Monday, April 23, 2012

Our obligation towards our fallen sons of Siachen


Dr. Umar Khan


Dr. Khan heads a Lahore based Think Tank.

14-4-12



 

Our obligation towards our fallen sons of Siachen




Avalanche in the Giari sector of Siachen glacier destroyed a battalion headquarters along with its 139 inhabitants. It’s certainly a national tragedy but much more serious for the families and their dear ones. All of these were someone’s sons, fathers, and brothers. One of them was like a son to me and a father of a very young lady who would never remember her loving father. Sleeping deep in the snow with diminishing, maybe extinct, possibilities of survival the nation owes a lot to its fallen sons. It owes to them a confirmation that their sacrifice was really necessary and nothing could be done to prevent the disaster. Finding answers to these questions might be even more important than singing their praises and mourning them ritually.



How this senseless war got started at the top of the world where nature becomes the biggest enemy might be debatable because of the policies of our neighbors so I won’t comment on it. Let’s focus on the reasons within our control.



This is not the first time that we have lost men due to natural calamities nor would it be the last time but there is a difference here. As an old amateur trekker I know one thing for sure and that is that everyone in the mountains must know the places where avalanches are a possibility and camping must be avoided there. Some daredevils do camp at such places for a night or two but then they are taking a calculated risk with their lives. Constructing a whole permanent battalion headquarters in the line of a possible avalanche risking hundreds of lives might simply be gross incompetence bordering on stupid. As Oscar Wilde said “there is no sin except stupidity” this negligence might have caused more loss of Pakistani lives than any single act of terror and must be investigated as seriosly. It’s worse than a crime, it’s a blunder.





We spend millions of dollars to keep our men at these heights. We buy equipment and stuff for them from the most expensive professional stores and spend a fortune supplying them. When we spend this much on our soldiers why couldn’t we simply get expert advice of professionals about where to camp and where not to. We didn’t have to import expensive experts for this; any local guide could have done that accurately. Apparently this was not done here.



Our state apparatus has caused us serious losses and embarrassments but has never been held accountable. This matter-of-fact impunity has encouraged the negative behaviors of criminal negligence and incompetence causing further pain to the nation and its people. Gross misjudgments and incompetence embarrassed the nation in Kargil misadventure, Afghanistan’s strategic depth policy, East Pakistan and 65 war to name a few. The earthquake of 2005 in which over a lakh people lost their lives was for many more of a massacre by corruption rather than a natural disaster because most of the government buildings collapsed whereas the privately built stood better. Government schools full of innocent children were the first to fall killing many. We seem to have acquired some strange habits to stay in the news; I hope it’s not vanity. All these ill thought of actions cost this nation very dearly economically, in reputation and also human lives nearly making it an isolated pariah nation where no tourists or sports teams visit.  Memory is the mother of all wisdom and we should not forget our mishaps only because they suit certain segments.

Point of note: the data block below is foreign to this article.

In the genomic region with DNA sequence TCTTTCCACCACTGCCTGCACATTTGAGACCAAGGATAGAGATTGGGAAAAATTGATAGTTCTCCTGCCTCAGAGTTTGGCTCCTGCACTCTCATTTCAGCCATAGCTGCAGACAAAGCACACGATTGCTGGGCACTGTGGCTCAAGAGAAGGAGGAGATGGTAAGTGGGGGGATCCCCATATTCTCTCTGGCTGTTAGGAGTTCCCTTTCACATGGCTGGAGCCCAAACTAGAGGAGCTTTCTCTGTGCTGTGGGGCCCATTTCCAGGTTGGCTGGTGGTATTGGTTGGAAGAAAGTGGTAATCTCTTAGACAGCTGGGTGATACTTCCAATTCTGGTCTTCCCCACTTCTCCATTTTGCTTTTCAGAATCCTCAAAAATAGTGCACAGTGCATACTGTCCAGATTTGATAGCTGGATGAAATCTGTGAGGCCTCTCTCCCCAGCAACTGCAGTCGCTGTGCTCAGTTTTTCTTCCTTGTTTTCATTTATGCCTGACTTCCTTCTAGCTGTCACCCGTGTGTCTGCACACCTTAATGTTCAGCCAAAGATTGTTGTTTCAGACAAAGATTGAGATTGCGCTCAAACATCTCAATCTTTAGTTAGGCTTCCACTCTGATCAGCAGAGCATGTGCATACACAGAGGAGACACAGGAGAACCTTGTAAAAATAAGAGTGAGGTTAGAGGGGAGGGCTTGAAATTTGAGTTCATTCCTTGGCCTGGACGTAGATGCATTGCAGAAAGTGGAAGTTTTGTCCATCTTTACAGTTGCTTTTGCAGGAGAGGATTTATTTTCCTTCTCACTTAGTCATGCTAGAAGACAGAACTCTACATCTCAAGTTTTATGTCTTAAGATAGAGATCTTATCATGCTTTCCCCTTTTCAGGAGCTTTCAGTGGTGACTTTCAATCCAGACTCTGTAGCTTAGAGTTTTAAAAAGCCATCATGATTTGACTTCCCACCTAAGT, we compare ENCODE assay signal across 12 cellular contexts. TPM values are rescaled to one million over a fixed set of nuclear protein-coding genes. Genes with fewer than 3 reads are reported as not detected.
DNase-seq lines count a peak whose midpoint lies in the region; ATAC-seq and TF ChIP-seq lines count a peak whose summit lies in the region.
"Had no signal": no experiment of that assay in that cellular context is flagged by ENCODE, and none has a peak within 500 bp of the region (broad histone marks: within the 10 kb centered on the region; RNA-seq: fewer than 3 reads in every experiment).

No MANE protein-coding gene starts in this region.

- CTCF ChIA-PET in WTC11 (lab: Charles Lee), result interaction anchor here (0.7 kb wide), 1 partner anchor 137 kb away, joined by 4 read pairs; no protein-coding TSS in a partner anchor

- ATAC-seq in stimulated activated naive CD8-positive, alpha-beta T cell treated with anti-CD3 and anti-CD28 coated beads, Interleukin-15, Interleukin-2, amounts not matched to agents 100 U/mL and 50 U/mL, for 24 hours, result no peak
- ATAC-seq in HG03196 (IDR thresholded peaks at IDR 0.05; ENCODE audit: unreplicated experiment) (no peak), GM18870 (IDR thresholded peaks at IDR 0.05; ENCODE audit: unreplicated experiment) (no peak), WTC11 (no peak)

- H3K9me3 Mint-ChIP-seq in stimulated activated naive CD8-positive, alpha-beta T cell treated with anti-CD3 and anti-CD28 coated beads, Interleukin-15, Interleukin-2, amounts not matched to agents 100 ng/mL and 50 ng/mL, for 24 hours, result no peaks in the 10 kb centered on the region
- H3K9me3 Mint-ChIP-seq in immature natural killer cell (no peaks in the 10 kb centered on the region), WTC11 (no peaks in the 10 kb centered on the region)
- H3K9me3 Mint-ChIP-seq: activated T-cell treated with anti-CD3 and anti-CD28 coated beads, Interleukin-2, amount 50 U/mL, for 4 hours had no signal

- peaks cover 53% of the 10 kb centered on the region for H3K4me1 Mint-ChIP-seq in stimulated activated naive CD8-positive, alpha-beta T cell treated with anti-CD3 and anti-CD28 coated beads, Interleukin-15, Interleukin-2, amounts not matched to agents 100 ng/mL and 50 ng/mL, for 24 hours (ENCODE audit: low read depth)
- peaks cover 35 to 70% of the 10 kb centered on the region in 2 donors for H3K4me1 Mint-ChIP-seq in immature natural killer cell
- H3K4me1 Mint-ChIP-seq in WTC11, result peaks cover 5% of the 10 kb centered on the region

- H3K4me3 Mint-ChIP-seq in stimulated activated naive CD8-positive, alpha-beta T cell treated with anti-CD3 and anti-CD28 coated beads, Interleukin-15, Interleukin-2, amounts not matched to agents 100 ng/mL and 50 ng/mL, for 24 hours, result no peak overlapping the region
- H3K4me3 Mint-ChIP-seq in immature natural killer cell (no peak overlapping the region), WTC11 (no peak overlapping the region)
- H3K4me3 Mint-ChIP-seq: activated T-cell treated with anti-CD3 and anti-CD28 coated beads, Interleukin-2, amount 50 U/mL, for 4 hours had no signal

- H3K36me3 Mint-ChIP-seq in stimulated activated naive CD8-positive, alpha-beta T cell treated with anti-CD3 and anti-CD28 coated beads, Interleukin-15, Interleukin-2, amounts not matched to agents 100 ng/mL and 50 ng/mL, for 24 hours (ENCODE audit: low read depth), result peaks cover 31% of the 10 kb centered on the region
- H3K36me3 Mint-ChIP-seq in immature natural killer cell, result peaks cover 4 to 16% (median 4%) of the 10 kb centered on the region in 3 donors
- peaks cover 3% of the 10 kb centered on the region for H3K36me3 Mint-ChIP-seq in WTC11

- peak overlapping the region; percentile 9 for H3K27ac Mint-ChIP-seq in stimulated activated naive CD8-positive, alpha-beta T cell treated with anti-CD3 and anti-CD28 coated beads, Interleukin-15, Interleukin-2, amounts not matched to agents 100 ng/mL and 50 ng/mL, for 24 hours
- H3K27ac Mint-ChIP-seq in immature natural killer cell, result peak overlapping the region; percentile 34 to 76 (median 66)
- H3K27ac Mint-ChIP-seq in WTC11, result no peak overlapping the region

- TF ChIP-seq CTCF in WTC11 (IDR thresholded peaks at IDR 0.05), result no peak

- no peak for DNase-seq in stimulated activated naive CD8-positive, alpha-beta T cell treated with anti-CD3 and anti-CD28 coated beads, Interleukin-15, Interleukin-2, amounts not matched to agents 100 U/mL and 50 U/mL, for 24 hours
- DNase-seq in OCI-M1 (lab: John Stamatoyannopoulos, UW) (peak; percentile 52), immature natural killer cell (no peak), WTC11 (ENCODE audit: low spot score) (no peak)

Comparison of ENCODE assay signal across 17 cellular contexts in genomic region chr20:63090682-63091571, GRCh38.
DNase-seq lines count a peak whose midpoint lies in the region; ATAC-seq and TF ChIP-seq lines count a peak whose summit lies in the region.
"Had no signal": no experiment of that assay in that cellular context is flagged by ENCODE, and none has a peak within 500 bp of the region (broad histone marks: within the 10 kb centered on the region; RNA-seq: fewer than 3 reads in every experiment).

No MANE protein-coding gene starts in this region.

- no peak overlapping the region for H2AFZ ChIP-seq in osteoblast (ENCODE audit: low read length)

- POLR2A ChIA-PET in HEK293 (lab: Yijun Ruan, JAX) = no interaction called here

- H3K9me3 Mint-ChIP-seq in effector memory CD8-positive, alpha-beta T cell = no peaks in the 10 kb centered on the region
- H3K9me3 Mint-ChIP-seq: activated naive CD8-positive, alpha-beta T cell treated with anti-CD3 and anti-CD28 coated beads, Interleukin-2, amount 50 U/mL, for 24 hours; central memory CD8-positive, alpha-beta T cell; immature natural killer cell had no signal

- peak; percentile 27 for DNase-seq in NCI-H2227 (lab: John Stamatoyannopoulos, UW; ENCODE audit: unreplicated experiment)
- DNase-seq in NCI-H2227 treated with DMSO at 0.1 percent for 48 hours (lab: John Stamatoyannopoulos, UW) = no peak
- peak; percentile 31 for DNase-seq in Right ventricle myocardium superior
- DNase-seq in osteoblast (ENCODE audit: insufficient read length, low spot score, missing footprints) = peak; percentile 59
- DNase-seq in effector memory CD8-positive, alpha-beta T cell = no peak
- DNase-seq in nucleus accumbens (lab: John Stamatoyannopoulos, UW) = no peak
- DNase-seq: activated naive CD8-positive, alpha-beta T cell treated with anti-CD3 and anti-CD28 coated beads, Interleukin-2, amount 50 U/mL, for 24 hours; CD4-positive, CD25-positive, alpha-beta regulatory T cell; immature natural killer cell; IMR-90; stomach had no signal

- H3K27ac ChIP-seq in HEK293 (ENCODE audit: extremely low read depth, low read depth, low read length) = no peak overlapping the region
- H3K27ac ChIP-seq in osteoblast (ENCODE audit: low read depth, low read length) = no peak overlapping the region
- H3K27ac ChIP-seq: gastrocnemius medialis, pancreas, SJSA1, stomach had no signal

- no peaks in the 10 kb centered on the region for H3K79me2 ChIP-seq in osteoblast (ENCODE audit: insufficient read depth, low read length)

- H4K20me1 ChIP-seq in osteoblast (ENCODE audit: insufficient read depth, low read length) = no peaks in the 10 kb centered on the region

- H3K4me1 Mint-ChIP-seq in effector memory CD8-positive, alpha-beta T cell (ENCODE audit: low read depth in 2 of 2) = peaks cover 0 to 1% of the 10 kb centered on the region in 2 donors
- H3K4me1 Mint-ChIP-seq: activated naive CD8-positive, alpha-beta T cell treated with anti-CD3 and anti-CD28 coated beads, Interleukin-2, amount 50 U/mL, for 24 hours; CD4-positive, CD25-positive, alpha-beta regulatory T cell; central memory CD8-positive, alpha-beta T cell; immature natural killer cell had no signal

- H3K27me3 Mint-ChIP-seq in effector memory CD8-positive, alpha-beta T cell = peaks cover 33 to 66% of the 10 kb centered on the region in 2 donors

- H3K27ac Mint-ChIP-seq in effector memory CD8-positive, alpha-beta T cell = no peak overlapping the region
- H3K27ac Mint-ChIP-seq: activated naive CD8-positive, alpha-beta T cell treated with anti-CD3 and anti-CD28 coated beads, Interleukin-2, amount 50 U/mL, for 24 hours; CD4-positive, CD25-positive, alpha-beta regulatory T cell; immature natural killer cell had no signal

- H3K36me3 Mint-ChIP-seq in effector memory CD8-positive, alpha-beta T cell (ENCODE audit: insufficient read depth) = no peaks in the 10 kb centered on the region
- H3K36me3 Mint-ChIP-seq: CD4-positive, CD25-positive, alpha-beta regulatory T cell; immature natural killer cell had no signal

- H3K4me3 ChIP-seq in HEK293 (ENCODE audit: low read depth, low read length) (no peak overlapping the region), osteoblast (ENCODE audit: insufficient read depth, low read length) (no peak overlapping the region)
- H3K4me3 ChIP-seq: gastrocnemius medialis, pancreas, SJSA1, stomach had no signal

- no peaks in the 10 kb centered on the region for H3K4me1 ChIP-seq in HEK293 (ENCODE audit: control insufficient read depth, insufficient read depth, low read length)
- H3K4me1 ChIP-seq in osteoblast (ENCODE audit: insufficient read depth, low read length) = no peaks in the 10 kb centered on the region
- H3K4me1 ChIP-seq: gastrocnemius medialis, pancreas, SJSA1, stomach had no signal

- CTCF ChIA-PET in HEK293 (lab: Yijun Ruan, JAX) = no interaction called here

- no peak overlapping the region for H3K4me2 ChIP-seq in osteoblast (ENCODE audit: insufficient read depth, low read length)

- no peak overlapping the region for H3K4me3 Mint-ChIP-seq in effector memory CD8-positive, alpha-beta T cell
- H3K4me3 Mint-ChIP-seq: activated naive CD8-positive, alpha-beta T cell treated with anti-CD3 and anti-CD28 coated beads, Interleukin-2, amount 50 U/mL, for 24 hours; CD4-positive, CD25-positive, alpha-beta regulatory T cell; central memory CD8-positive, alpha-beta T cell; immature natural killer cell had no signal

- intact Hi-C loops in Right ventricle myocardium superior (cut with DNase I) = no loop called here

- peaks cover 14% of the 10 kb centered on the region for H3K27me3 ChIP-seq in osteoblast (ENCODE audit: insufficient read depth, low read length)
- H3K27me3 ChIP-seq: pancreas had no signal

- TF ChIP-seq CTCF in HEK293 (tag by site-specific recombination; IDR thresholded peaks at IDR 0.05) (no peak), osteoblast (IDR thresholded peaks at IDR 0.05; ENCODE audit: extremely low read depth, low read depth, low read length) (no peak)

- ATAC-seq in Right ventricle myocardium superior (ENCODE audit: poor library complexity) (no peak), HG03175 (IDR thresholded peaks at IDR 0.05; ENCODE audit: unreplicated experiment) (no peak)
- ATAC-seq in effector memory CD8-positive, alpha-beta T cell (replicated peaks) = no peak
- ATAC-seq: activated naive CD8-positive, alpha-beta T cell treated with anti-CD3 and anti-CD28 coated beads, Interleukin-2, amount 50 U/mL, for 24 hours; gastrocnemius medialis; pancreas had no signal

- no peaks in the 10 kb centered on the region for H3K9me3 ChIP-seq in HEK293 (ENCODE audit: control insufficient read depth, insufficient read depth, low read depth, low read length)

Corruption and incompetence by the state and its functionaries has caused more deaths and sufferings of Pakistanis than all the enemies combined. Pakistan and the Pakistanis cannot let off this incompetent state apparatus unaccountable for long and must start questioning and making it accountable. An independent investigation must be carried out to figure why a battalion headquarter was constructed on the way of possible avalanche. Who didn’t follow the procedure or maybe who made the wrong procedures. Once we are able to identify the people and procedures responsible for the avoidable disaster we can take steps to avoid future embarrassments and loss of lives. We can’t afford to let people responsible for deaths of Pakistanis go scot-free just because at a stage they were holding Pakistani passports, would be unfair to our heroes.





To be a man is, precisely, to be responsible and responsibility we must ascertain accurately. Only if it is established by independent inquiry that no one was responsible for this tragedy should it be considered a natural disaster until then it should be treated like a case of criminal negligence as is the routine for police firings across the globe. If not, we must hold the people responsible either due to malicious reasons or incompetence accountable for the tragedy they caused. Even if they are retired while enjoying their privileges they should be made to pay as they owe them to the fallen heroes and their kin.



Let us for a change assure our children in the service of the nation that we value their lives and do everything to secure it. Praying and giving monetary compensation to their families with the national exchequer might not be enough. Holding the people responsible accountable and punishing them might be much more important in this endeavor. This taking away of impunity might be the most important step to avoid further unnecessary disasters. We have to do it; we owe it to our fallen heroes/sons and make sure their sacrifice at Siachen doesn’t go in vain this time.



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